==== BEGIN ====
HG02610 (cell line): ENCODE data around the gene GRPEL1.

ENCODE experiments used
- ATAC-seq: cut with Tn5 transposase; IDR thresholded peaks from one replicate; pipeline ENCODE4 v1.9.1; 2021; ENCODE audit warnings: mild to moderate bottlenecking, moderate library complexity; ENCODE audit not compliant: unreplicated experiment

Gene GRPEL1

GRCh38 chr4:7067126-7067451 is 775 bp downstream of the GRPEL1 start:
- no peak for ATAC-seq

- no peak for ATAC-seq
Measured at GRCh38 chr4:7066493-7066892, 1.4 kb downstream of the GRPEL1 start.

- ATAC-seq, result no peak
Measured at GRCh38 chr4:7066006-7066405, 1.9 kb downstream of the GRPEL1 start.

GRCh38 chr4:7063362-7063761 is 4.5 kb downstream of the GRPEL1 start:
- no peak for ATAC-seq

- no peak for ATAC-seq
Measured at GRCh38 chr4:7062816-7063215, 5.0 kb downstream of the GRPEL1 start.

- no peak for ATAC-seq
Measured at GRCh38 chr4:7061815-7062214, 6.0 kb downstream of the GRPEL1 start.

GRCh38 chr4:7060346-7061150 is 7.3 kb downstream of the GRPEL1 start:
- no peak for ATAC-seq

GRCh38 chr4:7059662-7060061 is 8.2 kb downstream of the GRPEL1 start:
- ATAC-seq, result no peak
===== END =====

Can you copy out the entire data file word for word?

HG02610 (cell line): ENCODE data around the gene GRPEL1.

ENCODE experiments used
- ATAC-seq: cut with Tn5 transposase; IDR thresholded peaks from one replicate; pipeline ENCODE4 v1.9.1; 2021; ENCODE audit warnings: mild to moderate bottlenecking, moderate library complexity; ENCODE audit not compliant: unreplicated experiment

Gene GRPEL1

GRCh38 chr4:7067126-7067451 is 775 bp downstream of the GRPEL1 start:
- no peak for ATAC-seq

- no peak for ATAC-seq
Measured at GRCh38 chr4:7066493-7066892, 1.4 kb downstream of the GRPEL1 start.

- ATAC-seq, result no peak
Measured at GRCh38 chr4:7066006-7066405, 1.9 kb downstream of the GRPEL1 start.

GRCh38 chr4:7063362-7063761 is 4.5 kb downstream of the GRPEL1 start:
- no peak for ATAC-seq

- no peak for ATAC-seq
Measured at GRCh38 chr4:7062816-7063215, 5.0 kb downstream of the GRPEL1 start.

- no peak for ATAC-seq
Measured at GRCh38 chr4:7061815-7062214, 6.0 kb downstream of the GRPEL1 start.

GRCh38 chr4:7060346-7061150 is 7.3 kb downstream of the GRPEL1 start:
- no peak for ATAC-seq

GRCh38 chr4:7059662-7060061 is 8.2 kb downstream of the GRPEL1 start:
- ATAC-seq, result no peak